The scarier things get, the better London homes look to the world’s rich.
A widening range of foreign nationals bought houses and apartments in the British capital worth more than 1 million pounds ($1.61 million), lifting values for the fourth consecutive month in February, according to property broker Knight Frank LLP. Greeks and Spaniards increased investment as their economies reeled and Asians sought a hedge against inflation.
London property is drawing investors facing financial and political instability in their home markets, according to Liam Bailey, Knight Frank’s head of residential research. The overthrow of the Tunisian and Egyptian rulers, triggering uprisings in Libya, Bahrain, and Yemen, will probably bring more Middle East money to London as the rich seek to protect their wealth, Bailey said.
“The number of nationalities buying in London has risen from 46 in 2009 to a new record of 61 over the past year,” Bailey said. Knight Frank has been tracking the number of countries since 2005 when there were 30.
Greeks and Spanish were among the five nationalities that increased investment the most, joined by buyers from Uzbekistan, Hong Kong and the U.S., according to Knight Frank.
Prices advanced 1 percent in February from a month earlier, Knight Frank said. The annual gain was 8 percent, the lowest in 14 months.
The city’s most expensive street was Victoria Road in Kensington, where the average home costs 6.43 million pounds, according to a separate study released today by U.K. property website Mouseprice.com.
Pound Loses Value
London homes became cheaper for many foreigners after the pound lost 13 percent of its value against a basket of currencies since September 2008, when Lehman Brothers Holdings Inc. collapsed, escalating the global financial crisis.
Concerns about accelerating inflation in Asia have persuaded many to store their wealth in tangible assets such as real estate, gold, art and antiques, according to advisers for wealthy international buyers.
“London is perceived to be safer than a Swiss bank account,” said John Vaughan, co-founder of Prime Portfolio, which has advised mostly European and southeast Asian buyers on acquiring and managing investment properties for the last 20 years. A lack of homes for sale bolstered the market and supply won’t improve significantly this year, according to his colleague Perry Bousfield.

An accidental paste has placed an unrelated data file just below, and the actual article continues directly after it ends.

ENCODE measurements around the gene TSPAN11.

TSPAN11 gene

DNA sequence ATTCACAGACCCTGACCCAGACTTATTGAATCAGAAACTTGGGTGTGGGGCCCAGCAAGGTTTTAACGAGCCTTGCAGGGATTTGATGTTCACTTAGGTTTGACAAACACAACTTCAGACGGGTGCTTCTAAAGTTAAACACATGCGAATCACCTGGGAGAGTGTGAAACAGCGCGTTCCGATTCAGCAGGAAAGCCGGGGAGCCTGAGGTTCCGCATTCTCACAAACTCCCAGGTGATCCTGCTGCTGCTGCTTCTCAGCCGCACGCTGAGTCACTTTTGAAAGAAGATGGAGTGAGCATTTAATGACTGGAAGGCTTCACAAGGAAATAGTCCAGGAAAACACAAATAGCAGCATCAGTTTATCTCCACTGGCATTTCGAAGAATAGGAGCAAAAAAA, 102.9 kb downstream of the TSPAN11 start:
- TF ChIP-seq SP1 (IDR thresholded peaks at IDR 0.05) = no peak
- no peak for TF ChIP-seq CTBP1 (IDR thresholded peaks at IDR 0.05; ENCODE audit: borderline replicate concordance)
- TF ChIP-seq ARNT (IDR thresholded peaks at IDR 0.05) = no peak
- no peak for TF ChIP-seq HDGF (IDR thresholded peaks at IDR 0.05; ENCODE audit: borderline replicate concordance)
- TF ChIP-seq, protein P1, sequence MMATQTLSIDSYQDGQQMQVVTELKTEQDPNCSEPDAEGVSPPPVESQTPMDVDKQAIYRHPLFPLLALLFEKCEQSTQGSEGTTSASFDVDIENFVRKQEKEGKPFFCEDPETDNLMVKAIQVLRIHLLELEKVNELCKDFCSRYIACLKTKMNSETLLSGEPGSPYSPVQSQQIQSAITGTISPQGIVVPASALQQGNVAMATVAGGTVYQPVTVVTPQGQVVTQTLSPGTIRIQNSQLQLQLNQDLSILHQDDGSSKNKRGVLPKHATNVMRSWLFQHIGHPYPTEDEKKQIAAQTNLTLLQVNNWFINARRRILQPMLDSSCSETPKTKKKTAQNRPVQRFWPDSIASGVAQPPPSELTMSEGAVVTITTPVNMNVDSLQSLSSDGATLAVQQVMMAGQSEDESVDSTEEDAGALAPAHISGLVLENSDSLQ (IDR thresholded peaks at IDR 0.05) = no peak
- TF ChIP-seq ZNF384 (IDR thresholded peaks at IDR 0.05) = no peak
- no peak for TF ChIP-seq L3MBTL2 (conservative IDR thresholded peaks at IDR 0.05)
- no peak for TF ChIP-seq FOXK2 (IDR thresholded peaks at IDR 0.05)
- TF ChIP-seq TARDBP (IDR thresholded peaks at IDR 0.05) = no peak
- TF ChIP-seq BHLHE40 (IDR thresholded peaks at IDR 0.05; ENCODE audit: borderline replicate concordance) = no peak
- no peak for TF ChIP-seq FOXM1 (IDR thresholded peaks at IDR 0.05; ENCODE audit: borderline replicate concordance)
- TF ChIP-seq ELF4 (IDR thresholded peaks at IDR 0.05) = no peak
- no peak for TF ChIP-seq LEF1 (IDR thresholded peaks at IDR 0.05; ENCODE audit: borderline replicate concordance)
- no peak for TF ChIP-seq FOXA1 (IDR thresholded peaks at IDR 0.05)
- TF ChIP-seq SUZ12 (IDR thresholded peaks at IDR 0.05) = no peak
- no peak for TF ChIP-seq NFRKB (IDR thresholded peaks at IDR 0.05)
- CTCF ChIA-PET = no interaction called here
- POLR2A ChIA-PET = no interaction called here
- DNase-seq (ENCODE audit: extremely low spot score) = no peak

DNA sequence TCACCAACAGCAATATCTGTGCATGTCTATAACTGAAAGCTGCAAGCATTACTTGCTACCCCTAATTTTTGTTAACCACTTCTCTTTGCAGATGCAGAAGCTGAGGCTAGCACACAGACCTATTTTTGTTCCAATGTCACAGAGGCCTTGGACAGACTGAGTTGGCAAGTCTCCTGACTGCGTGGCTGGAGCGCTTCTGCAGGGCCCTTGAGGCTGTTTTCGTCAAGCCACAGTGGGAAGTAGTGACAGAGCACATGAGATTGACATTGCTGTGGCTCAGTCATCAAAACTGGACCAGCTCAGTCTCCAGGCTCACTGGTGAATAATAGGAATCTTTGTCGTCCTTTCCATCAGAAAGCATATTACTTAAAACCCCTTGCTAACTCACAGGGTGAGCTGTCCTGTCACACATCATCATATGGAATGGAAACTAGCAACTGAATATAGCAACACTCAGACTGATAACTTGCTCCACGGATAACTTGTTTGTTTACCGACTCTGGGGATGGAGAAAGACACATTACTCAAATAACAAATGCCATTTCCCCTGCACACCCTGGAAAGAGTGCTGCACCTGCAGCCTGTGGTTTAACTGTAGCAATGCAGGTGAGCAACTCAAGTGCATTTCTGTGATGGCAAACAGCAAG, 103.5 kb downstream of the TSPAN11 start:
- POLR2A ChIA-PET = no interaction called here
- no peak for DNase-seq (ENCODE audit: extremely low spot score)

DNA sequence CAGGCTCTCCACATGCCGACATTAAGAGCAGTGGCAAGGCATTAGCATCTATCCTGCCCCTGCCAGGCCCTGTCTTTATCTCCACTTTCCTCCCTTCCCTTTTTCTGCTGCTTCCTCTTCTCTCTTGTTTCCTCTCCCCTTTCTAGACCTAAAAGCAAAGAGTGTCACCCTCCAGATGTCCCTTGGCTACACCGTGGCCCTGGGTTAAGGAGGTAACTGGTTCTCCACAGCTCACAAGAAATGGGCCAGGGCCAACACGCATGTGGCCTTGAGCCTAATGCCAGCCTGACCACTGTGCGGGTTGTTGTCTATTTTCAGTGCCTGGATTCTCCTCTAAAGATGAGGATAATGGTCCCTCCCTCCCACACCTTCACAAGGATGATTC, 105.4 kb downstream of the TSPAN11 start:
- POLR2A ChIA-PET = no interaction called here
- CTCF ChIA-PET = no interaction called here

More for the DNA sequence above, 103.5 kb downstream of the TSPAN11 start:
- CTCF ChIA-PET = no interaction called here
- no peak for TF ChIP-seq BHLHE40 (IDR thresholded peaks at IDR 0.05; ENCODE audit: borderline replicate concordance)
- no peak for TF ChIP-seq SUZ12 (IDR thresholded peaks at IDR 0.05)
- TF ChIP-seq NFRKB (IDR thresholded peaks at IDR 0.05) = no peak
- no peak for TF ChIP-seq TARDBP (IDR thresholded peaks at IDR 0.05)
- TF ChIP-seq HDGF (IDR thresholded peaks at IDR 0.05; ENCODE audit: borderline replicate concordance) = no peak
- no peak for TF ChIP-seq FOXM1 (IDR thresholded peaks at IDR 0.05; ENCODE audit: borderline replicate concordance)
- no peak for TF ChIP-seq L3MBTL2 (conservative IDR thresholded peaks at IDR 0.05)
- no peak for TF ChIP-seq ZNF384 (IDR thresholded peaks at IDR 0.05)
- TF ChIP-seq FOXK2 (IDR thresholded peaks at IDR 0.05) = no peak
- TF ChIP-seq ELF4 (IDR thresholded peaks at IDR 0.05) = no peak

London’s position as a global financial center, the quality of its education system and the city’s attractions have made owning a home there a status symbol for overseas buyers, particularly from countries with mining and commodity-led economies, Knight Frank surveys of wealth managers show.
Buyers from Russia and other former Soviet republics will boost their share of London’s “super prime” market of properties worth 10 million pounds or more, from 14 percent last year, Knight Frank’s brokers predict.
Investors from outside the U.K. account for about 75 percent of sales in Mayfair, compared with about 50 percent in 2007, said Peter Wetherell, managing director of property broker Wetherell. He said the company handled about one third of sales in the district last year.
February’s price gains have lifted prime central London home values to 2 percent below the record reached in March 2008. Overseas demand has helped lift values by 24 percent since a year-long decline ended in March 2009, Knight Frank estimates.
That contrasts with the rest of England and Wales, where prices are almost 11 percent below their peak after declining every month since September, according to an index compiled by the Land Registry from completed sales.
Knight Frank compiles its luxury-homes index from estimated values of properties in the Mayfair, St. John’s Wood, Regent’s Park, Kensington, Notting Hill, Chelsea, Knightsbridge, Belgravia and South Bank neighborhoods of London.
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